Where the Boys Are
Cable's 18-34 men are sticking around
By Allison Romano -- Broadcasting & Cable, 11/2/2003 7:00:00 PM
While broadcast networks have seen their young-male viewership numbers tumble this fall, cable is keeping its guys satisfied.
The Big Four networks and The WB, UPN and Pax are apoplectic over ratings declines for the hard-to-reach 18-34 demo that advertisers covet. So far this season, prime time broadcast Nielsen ratings for young men are off about 10%.
Anxious broadcasters can't believe the data, but Nielsen stands by its findings. "Young male viewers," the research firm said in a memo to broadcast clients last week, "are, in fact, watching less prime time television this year than last."
Cable networks can't feel broadcasters' pain, not that they care. Among men 18-34, the seven broadcast networks slipped 12% to a 13 rating in prime time. But cable's delivery to the demo in prime, while not up, is flat compared with a year ago, at a 12.2.
That's modestly good news for cable, but the results could be better. That's because cable networks are not gaining defectors from broadcast.
"We're not seeing the traditional shift from broadcast to cable at this particular time," said Turner Broadcasting System's chief research officer, Jack Wakshlag, "but we are seeing some [cable] networks showing gains."
Of cable networks, ESPN, not surprisingly, is the biggest winner. In October, the sports net's delivery to men 18-34 climbed 23% to 480,000 households. ESPN2 was also up slightly. Discovery Channel, FX and Cartoon Network as well showed impressive gains.
Says MTV Networks Chairman Tom Freston, "We're not having any problems. The networks that actually aim for that demo are getting them."
His MTV, Spike TV and Comedy Central are among cable's top draws with young men, but their demo ratings were flat in year-to-year comparisons.
The broadcast declines, reported earlier in BROADCASTING & CABLE, have researchers scratching their heads. They've asked Nielsen to dig deeper and analyze the young men in the sample to see which are accounting for the declines. The additional information is expected early this week.
In its memo last week, though, Nielsen said young men who were in the sample in August and September in 2002 and 2003 watched 11% less prime time broadcast television this year, according to the memo. And new men in the pool watched 9% less prime TV than the men they replaced did last year, Nielsen said.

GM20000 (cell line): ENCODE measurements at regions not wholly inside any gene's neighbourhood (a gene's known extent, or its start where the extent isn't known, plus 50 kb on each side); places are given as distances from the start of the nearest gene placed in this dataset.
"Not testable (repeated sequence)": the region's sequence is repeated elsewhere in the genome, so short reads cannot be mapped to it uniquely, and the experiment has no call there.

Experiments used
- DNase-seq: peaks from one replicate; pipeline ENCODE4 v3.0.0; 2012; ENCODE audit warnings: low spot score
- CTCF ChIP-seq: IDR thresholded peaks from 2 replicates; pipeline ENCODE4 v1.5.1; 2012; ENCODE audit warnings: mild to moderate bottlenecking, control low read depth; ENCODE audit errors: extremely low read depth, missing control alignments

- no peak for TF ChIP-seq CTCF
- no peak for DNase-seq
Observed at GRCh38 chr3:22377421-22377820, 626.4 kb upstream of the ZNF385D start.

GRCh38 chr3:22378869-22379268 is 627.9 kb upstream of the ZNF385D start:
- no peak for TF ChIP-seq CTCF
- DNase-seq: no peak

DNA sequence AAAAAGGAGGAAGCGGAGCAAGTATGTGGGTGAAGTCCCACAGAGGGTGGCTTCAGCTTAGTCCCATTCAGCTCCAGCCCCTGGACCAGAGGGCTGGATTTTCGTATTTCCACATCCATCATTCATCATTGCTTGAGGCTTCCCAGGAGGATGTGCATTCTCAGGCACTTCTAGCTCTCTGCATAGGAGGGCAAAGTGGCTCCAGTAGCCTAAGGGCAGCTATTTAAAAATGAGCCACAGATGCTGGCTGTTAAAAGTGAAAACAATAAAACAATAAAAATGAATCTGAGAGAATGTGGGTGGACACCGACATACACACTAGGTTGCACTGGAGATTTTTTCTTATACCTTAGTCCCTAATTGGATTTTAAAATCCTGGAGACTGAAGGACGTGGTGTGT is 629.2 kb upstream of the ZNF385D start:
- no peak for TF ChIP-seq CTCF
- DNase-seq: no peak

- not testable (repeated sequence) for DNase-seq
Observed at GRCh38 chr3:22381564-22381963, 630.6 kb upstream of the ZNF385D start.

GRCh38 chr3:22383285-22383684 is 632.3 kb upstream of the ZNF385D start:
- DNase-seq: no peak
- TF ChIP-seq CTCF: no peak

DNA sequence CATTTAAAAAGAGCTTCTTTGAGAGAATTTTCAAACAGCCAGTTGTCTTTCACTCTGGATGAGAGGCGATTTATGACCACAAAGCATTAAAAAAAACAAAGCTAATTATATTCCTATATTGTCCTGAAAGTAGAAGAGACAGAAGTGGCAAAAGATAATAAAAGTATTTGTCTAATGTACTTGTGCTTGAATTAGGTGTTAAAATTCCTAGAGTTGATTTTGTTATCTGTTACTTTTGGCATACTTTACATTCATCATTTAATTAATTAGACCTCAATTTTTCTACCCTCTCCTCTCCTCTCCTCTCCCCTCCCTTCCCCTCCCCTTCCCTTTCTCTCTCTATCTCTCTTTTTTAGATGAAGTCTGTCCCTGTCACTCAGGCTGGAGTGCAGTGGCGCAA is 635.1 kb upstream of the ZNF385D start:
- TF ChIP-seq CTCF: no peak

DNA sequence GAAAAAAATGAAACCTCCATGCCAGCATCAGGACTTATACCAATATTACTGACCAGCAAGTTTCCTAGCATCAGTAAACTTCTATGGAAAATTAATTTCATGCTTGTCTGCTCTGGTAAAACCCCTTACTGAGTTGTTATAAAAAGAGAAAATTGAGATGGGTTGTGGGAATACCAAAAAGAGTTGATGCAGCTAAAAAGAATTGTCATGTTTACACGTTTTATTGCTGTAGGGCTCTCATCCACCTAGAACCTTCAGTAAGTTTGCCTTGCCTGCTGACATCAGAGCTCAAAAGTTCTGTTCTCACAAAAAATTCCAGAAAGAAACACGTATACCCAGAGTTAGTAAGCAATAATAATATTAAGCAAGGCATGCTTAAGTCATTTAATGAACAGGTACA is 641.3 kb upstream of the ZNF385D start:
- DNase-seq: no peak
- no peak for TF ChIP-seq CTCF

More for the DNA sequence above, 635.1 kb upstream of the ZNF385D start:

The memo also noted that young men are playing more videogames in prime time, and Nielsen is trying to determine the impact of DVD and the Internet.
CBS research chief David Poltrack considers the memo premature. "The hypotheses being presented were just that. They have not been proven. Nielsen can't definitively say this is not a result of something going on in the sample."
In the fourth quarter, Nielsen initiated new weighting for younger viewers to reflect population shifts. But researchers do not blame the weighting. The drops "occurred going back to second and third quarter in some [dayparts]," noted Lyle Schwartz, managing partner of research for Mediaedge.cia.
The losses could be temporary, research executives point out. Viewing levels among certain demographics often ebb and flow. A few years ago, for example, kids' viewing dropped sharply but eventually recovered. "Within a few months," said Turner's Wakshlag, "the numbers usually return to normal."
What is clear is that young men are fickle viewers. Other than sports, little programming is aimed squarely at them. Noted Horizon Media research chief Brad Adgate, "There is very little like South Park, WWE wrestling and The Real World for them to watch."
The ratings, however, indicate that there were more young men watching broadcast last fall. In a research note, Magna Global research head Steve Sternberg compiled a short list of last year's male-appealing shows: UPN had Buffy the Vampire Slayer, Twilight Zone and Haunted; Fox had Fastlane, John Doe, and fresh episodes of Bernie Mac, Cedric the Entertainer and That '70s Show earlier in the season.
That's not the case this year. In fact, some of ABC's new shows—notably, Karen Sisco and Hope & Faith—are heavy on female appeal. Asked Sternberg, rhetorically, "Hmmm, why is anyone surprised that young men are watching less?"
One notable exception this year was Fox's often electrifying baseball playoffs, which scored well with young men.
CBS's Poltrack disagrees that the programming mix is the culprit. The losses, he notes, trace back to August, and young men have dropped from late-night shows and Sunday-afternoon NFL football, typically strong attractions. "None of that can be related to dissatisfaction with any new network programs."
Don't expect broadcast nets to react by loading up on shows for young men. Said Horizon Media's Adgate, "What that group likes to watch may not necessarily be mainstream. It can push the envelope and risks advertiser backlash."
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